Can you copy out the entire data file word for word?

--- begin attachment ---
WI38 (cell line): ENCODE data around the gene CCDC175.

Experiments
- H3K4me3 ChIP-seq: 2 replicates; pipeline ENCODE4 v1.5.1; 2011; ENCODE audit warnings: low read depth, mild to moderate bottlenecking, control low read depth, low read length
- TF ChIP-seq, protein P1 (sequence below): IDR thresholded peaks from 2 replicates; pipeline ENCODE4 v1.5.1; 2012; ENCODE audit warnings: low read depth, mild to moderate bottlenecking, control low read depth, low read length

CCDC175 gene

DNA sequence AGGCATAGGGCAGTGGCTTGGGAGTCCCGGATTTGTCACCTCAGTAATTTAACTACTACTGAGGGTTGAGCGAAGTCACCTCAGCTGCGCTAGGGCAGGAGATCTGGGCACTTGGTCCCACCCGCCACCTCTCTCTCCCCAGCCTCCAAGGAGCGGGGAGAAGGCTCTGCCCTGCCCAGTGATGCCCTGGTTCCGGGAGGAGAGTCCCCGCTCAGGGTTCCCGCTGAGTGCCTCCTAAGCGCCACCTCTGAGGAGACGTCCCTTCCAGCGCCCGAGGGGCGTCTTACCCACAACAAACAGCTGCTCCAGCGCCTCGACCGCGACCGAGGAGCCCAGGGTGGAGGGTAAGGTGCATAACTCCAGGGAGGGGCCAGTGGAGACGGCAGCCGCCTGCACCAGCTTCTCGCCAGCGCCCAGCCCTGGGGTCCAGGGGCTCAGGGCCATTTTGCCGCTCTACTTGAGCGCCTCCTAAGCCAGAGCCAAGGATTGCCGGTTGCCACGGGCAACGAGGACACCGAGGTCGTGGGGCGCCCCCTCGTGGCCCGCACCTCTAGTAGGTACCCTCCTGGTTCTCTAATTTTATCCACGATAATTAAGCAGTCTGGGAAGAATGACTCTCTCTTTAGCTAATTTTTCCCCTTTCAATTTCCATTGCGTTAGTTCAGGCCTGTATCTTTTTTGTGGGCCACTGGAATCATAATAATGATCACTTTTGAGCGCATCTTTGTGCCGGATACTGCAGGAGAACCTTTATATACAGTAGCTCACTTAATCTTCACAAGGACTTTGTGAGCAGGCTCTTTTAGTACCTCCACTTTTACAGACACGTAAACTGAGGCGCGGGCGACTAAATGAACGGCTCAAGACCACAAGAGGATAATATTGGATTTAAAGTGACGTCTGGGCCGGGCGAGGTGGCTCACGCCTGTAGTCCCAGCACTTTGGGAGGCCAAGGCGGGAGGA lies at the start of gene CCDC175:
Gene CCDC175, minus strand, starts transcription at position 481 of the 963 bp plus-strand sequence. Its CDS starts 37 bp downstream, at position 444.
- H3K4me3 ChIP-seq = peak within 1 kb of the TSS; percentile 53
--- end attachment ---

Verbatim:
WI38 (cell line): ENCODE data around the gene CCDC175.

Experiments
- H3K4me3 ChIP-seq: 2 replicates; pipeline ENCODE4 v1.5.1; 2011; ENCODE audit warnings: low read depth, mild to moderate bottlenecking, control low read depth, low read length
- TF ChIP-seq, protein P1 (sequence below): IDR thresholded peaks from 2 replicates; pipeline ENCODE4 v1.5.1; 2012; ENCODE audit warnings: low read depth, mild to moderate bottlenecking, control low read depth, low read length

CCDC175 gene

DNA sequence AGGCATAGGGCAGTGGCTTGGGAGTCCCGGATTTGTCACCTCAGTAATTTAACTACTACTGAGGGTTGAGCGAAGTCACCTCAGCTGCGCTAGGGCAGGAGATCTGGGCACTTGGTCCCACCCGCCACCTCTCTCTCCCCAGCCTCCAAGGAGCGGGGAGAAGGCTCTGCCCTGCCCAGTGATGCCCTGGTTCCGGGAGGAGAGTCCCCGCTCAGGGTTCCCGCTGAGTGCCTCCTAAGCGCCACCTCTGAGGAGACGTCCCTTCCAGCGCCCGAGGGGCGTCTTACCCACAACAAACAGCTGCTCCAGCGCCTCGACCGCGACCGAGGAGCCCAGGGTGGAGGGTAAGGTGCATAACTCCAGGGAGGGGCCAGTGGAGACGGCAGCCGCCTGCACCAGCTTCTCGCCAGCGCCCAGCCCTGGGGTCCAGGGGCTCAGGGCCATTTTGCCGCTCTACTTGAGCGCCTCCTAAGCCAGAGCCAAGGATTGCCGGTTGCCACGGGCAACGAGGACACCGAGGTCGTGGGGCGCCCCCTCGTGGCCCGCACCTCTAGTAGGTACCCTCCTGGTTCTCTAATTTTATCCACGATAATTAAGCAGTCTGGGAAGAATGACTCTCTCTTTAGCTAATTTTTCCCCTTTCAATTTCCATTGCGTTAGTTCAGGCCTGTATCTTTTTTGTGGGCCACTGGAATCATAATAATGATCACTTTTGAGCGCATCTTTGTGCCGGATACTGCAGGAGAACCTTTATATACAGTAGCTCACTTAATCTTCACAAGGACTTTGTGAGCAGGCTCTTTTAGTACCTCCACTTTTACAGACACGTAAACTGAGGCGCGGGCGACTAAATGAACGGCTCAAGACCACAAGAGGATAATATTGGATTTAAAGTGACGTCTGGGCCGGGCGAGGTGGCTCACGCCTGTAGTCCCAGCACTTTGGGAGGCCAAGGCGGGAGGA lies at the start of gene CCDC175:
Gene CCDC175, minus strand, starts transcription at position 481 of the 963 bp plus-strand sequence. Its CDS starts 37 bp downstream, at position 444.
- H3K4me3 ChIP-seq = peak within 1 kb of the TSS; percentile 53